Rachel Abbott’s Only the Innocent was one of the big independently-published hits of 2012, and I was intrigued to finally read it. The cover and blurb promise an edgy thriller, and there’s no doubt that all those elements are there – sex, abuse, murder. Nevertheless, the book still has a lot in common with a ‘cozy’ mystery, as the detective work revolves around the drawing room of an old manor house - but no, it wasn’t Colonel Mustard with the knife in the kitchen, the end was much darker than that.

Only the Innocent leaves you with a central moral dilemma – something I’m fond of in my own writing - and this lifts it above the run-of-the mill mystery or thriller. Punish the guilty, or protect the innocent? I can’t tell you which the book goes for without dropping some massive spoilers, so you’ll have to read this one, and I can strongly recommend a four star ride.

I held back a star because the central protagonist’s necessarily meek and frightened character became a little wearying. There’s one fabulous moment where Abbott shows the reader what Laura was like before her marriage – unfortunately, it just made me want to read about that Laura, rather than the one we see in the book. But that aside, it’s a well structured, well-written mystery and well worth your time and money.

Russell Blake is a force-of-nature, I don’t know where he’s holed up, but wherever it is there can’t be a lot of distractions. I think he’s now published 18 books in as many months. The latest includes the Jet series, and he launched the first four of these in the back half of 2012. These are thrillers in the Lee Child / Jack Reacher mould, only more so. They’re short, sharp and straight-forward – don’t expect much sophistication in the plotting; there’s lots of action, very little sitting around and pondering, and about as much navel-gazing as you’d get from Daniel Craig as 007, i.e. an occasional grim look in the mirror.

And while it’s nuts and bolts stuff, Tab A always fits squarely and neatly into Hole A, and it all comes together like the solid piece of craftsmanship that it is, and the writing occasionally elevates to several notches higher. I wouldn’t call it art, but there’s some excellent descriptive stuff in here. I don’t know that I’ll be rushing back to Jet 2 in the short-term, but I’ll get there next time I’m looking for an easy, super-entertaining read.

This is a book I noticed flying high in the Kindle store and with almost 400 reviews averaging close to 5 stars, I thought it was worth a closer look – I wasn’t disappointed. It’s a great read, the tale of an innocent man dispatched to a brutal jail for the rest of his life – Shawshank Redemption territory.

In my view, it’s a match for that movie. It has all the action required of the genre, but pushes home a few hard points about leadership, the nature of punishment, violence and man’s essential self. It’s not necessary to agree with what Herley seems to have to say about these things – it’s more than enough that he gets you thinking about it.

This really was my kind of book, and in a sense it brought together the thought-provoking element of Only the Innocent, with the faster, cleaner, pacier writing style of Jet - and produced a book as good as either one on their own terms, and better than both judged on my own personal scale.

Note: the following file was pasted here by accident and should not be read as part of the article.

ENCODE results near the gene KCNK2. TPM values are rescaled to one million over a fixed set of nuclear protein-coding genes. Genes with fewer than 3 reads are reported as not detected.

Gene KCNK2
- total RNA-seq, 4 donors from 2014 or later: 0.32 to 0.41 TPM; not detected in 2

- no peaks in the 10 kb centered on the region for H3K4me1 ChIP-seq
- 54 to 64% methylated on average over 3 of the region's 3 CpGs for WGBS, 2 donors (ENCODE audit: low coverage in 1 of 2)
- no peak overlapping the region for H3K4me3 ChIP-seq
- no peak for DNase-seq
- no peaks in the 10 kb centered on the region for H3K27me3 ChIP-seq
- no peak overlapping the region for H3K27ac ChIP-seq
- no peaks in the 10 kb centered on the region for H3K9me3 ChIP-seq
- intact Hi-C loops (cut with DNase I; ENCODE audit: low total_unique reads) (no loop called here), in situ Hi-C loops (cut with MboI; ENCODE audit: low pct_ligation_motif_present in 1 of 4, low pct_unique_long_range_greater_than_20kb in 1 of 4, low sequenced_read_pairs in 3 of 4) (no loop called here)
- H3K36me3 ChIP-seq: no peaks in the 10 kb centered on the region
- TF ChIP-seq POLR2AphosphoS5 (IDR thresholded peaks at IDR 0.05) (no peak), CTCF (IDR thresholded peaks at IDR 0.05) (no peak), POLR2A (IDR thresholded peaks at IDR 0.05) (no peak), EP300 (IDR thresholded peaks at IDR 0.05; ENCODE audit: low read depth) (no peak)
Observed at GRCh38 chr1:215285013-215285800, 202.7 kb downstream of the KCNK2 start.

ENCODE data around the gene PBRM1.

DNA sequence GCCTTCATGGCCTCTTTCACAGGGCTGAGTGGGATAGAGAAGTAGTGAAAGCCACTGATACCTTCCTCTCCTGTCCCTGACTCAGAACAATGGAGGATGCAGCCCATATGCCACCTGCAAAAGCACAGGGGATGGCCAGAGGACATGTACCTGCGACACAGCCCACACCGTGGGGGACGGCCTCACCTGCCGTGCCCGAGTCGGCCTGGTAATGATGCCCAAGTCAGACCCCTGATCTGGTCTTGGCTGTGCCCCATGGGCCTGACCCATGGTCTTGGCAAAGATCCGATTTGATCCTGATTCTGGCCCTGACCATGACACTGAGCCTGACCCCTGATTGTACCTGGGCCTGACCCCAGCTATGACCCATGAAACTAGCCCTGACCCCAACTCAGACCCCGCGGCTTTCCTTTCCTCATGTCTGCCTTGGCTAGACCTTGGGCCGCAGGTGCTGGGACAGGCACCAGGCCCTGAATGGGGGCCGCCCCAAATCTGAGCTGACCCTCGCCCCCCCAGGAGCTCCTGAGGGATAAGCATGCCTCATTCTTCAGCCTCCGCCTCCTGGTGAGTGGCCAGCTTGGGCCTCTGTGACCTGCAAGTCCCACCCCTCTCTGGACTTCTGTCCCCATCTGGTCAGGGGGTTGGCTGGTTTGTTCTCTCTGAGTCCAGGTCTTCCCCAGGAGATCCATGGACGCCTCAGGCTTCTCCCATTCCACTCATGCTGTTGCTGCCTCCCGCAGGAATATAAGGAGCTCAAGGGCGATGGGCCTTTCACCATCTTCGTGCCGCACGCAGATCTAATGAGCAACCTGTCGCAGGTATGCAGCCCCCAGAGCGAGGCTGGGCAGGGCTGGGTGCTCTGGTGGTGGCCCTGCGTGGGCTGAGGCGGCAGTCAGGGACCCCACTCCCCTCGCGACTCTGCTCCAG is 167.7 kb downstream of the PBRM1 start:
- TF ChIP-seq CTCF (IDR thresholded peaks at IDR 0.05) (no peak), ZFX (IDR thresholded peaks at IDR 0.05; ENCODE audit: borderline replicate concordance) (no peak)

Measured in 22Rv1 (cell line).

Richard Herley seems to be one of those writers that publishing forgot, and more power to the eBook revolution in bringing his work back to the surface and into the light it so richly deserves. I will be reading more.

Kill Your Darlings

It’s an old saying in writing circles, kill your darlings. The instruction is not to commit filicide – thank goodness, because there are writers out there who would seem prepared to do anything for a bestseller – no, it means cut out the best bits of your writing. 

Whenever you think your prose has hit the most wondrous heights – delete it. The reason that’s usually given for this is that if you love those words so much, then you have lost a sense of objectivity and that’s dangerous. If all that fabulous language isn’t moving the story along efficiently, then it’s got to go whether you love it or not. It can’t just sit there looking pretty. Unless you're Zadie Smith.

The phrase is usually ascribed to William Faulkner and an earlier version - murder your darlings - originated from a lecture at Cambridge University given by Sir Arthur Quiller-Couch. ‘Whenever you feel an impulse to perpetrate a piece of exceptionally fine writing, obey it – wholeheartedly – and delete it before sending your manuscript to press. Murder your darlings.’

I recently had cause to murder a real darling in the final rewrite of my new novel Powder Burn. Originally it contained several viewpoint characters, but in this last go-around I’d decided to strip it back to just two. One of the consequences was that my favourite scene in the entire book had to go, because it was written from one of the deleted points of view – oh, the weeping, wailing and gnashing of teeth...

Anyway, I couldn’t let it die completely, and here it is... but reading it again a couple of weeks after the act, I’m glad I did it. It was written for the book’s original audience of snowboarders and mountain folk. I’m hoping that the final version of Powder Burn will reach a wider audience, and this scene might have driven them away.